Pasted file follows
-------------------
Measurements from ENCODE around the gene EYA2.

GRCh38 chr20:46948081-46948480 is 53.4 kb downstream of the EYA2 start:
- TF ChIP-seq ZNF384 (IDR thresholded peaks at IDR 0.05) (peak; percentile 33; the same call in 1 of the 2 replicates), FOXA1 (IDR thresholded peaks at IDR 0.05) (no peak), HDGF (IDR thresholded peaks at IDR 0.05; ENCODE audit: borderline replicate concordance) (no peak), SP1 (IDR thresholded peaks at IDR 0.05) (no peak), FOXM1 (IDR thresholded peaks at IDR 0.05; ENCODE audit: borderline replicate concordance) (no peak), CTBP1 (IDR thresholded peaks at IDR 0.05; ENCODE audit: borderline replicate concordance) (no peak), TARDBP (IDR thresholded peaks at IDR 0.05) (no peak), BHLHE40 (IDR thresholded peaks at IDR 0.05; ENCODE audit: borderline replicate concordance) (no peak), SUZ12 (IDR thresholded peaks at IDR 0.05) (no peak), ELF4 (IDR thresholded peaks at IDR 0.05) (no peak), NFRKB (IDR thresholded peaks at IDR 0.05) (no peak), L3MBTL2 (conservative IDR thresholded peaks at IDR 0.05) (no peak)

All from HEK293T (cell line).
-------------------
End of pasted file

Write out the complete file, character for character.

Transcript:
Measurements from ENCODE around the gene EYA2.

GRCh38 chr20:46948081-46948480 is 53.4 kb downstream of the EYA2 start:
- TF ChIP-seq ZNF384 (IDR thresholded peaks at IDR 0.05) (peak; percentile 33; the same call in 1 of the 2 replicates), FOXA1 (IDR thresholded peaks at IDR 0.05) (no peak), HDGF (IDR thresholded peaks at IDR 0.05; ENCODE audit: borderline replicate concordance) (no peak), SP1 (IDR thresholded peaks at IDR 0.05) (no peak), FOXM1 (IDR thresholded peaks at IDR 0.05; ENCODE audit: borderline replicate concordance) (no peak), CTBP1 (IDR thresholded peaks at IDR 0.05; ENCODE audit: borderline replicate concordance) (no peak), TARDBP (IDR thresholded peaks at IDR 0.05) (no peak), BHLHE40 (IDR thresholded peaks at IDR 0.05; ENCODE audit: borderline replicate concordance) (no peak), SUZ12 (IDR thresholded peaks at IDR 0.05) (no peak), ELF4 (IDR thresholded peaks at IDR 0.05) (no peak), NFRKB (IDR thresholded peaks at IDR 0.05) (no peak), L3MBTL2 (conservative IDR thresholded peaks at IDR 0.05) (no peak)

All from HEK293T (cell line).